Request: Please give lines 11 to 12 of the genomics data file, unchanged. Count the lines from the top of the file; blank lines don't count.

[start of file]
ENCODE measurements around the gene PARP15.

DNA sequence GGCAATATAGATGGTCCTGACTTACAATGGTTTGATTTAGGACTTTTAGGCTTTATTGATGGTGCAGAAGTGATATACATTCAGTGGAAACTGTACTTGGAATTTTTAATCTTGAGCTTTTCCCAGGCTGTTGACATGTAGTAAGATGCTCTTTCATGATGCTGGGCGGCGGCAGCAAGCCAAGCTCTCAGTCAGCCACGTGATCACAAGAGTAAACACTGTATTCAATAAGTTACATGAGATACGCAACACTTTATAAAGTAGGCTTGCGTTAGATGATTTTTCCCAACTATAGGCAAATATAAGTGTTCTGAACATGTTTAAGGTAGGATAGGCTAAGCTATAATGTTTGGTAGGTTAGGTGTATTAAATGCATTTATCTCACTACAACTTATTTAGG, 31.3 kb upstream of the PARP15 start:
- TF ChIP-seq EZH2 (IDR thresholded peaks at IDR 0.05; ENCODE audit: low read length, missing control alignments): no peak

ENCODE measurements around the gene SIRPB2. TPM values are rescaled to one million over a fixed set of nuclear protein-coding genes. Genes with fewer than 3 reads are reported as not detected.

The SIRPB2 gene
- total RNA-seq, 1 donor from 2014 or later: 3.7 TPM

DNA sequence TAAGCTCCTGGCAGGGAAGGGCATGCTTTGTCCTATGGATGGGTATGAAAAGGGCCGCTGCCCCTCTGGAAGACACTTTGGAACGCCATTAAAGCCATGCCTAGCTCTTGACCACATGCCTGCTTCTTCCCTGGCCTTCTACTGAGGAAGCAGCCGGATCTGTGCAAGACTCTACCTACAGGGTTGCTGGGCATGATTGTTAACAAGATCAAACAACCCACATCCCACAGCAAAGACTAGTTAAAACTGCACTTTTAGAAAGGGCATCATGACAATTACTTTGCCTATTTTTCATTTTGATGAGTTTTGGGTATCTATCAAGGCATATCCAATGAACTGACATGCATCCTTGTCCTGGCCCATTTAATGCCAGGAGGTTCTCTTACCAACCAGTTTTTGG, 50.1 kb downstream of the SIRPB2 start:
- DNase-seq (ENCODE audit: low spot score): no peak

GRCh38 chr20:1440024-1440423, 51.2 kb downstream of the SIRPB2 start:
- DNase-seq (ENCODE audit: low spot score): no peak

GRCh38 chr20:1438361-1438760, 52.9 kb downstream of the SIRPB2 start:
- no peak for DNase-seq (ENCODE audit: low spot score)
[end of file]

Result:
GRCh38 chr20:1438361-1438760, 52.9 kb downstream of the SIRPB2 start:
- no peak for DNase-seq (ENCODE audit: low spot score)